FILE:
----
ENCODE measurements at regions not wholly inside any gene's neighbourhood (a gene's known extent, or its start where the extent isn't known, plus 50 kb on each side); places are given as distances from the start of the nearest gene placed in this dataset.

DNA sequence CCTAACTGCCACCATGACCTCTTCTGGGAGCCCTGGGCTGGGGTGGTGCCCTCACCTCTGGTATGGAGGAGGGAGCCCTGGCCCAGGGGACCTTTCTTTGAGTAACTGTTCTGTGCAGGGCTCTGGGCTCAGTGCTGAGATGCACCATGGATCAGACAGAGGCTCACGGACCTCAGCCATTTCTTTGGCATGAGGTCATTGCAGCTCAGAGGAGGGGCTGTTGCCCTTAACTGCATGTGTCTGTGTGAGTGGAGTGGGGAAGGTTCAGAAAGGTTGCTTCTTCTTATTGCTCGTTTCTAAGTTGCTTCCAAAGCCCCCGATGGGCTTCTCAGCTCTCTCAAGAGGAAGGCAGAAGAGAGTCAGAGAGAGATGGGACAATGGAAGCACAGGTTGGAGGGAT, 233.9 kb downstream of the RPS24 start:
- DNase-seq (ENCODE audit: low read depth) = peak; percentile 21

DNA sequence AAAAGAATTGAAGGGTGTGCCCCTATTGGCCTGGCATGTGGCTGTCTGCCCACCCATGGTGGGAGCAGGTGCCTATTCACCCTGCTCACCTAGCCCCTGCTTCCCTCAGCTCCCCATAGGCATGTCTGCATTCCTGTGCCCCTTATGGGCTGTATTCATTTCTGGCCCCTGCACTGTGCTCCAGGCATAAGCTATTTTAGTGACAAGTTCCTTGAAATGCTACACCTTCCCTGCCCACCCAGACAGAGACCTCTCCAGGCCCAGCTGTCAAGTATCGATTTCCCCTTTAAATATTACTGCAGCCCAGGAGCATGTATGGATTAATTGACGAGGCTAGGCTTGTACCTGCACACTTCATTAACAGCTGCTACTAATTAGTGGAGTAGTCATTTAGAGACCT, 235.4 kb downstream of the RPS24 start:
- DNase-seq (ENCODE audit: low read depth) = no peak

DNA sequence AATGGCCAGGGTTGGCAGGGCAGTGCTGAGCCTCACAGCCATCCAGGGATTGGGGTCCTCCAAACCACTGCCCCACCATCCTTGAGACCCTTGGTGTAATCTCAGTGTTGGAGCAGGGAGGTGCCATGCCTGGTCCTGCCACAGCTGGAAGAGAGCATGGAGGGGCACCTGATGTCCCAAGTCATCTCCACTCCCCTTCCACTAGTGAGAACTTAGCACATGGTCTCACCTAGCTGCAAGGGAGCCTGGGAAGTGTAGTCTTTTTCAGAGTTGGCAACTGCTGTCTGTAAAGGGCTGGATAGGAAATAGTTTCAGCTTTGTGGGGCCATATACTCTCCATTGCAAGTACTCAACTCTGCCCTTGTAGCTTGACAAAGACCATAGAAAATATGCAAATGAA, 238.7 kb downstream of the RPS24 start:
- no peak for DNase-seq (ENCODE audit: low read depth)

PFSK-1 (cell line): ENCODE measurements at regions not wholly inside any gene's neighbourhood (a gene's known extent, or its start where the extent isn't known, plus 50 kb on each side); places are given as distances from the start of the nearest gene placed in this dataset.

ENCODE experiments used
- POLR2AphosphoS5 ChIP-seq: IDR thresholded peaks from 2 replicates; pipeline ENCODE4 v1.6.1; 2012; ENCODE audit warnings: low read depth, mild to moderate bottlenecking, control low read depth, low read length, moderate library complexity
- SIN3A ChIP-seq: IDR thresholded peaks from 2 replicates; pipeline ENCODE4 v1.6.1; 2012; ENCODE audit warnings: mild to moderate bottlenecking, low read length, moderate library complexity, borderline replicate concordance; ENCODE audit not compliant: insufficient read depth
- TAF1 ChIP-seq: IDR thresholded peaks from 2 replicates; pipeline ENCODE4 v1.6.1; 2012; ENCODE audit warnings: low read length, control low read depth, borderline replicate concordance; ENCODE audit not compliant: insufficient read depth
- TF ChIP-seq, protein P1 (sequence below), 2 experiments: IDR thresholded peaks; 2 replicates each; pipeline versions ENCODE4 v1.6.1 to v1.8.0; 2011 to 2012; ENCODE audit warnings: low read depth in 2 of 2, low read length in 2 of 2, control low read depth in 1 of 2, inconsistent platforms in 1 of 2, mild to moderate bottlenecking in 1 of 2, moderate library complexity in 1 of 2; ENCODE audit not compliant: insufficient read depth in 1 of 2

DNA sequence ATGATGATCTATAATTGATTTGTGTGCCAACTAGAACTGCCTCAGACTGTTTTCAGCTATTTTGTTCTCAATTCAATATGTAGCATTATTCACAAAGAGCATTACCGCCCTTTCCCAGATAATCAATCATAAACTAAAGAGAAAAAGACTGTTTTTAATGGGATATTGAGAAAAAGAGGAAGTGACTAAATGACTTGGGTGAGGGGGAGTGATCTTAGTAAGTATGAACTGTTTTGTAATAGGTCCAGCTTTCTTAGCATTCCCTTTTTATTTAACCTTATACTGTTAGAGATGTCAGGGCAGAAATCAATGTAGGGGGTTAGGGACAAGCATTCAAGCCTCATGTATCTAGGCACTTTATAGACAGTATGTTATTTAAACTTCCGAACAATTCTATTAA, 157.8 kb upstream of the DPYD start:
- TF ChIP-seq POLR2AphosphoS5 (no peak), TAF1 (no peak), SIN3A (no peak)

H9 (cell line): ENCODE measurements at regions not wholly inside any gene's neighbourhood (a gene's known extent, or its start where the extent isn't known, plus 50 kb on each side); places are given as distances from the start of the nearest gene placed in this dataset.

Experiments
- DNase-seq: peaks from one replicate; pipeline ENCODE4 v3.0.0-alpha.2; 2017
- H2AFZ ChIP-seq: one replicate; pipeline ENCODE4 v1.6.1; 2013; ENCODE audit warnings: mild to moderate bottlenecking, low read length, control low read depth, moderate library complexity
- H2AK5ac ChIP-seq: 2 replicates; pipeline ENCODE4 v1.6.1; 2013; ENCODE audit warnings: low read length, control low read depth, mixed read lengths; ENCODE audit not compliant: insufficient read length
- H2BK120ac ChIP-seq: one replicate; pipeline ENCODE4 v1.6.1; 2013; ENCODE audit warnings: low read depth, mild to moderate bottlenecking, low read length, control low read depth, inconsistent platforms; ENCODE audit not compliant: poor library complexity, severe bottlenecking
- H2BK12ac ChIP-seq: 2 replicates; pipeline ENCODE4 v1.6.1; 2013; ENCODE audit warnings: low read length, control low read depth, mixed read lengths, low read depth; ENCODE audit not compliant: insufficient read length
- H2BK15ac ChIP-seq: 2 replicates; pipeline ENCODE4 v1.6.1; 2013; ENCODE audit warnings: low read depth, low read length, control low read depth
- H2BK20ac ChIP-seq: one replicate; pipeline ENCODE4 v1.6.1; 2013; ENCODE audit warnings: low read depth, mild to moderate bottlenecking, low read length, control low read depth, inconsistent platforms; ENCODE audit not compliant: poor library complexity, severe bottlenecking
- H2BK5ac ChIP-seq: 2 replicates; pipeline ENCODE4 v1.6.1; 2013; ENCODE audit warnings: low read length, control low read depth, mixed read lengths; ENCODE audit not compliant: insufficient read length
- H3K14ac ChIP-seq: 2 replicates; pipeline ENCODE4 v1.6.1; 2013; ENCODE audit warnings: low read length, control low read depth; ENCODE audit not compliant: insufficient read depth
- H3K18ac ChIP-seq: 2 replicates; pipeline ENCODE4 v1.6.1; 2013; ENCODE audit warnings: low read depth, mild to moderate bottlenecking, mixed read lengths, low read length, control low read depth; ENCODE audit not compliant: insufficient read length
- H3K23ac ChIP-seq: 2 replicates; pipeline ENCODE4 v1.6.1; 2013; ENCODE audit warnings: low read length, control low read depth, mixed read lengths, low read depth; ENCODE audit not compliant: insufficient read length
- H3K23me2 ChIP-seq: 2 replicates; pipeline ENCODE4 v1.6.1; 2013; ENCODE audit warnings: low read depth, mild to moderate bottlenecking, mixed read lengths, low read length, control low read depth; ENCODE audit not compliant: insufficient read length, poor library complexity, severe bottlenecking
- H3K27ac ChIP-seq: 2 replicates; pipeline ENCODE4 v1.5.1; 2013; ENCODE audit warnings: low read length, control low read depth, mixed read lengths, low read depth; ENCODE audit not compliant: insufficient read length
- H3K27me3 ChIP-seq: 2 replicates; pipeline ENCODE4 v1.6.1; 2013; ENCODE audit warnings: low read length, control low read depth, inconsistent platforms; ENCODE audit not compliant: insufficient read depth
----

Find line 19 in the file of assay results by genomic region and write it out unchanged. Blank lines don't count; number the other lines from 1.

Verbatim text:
- H2AFZ ChIP-seq: one replicate; pipeline ENCODE4 v1.6.1; 2013; ENCODE audit warnings: mild to moderate bottlenecking, low read length, control low read depth, moderate library complexity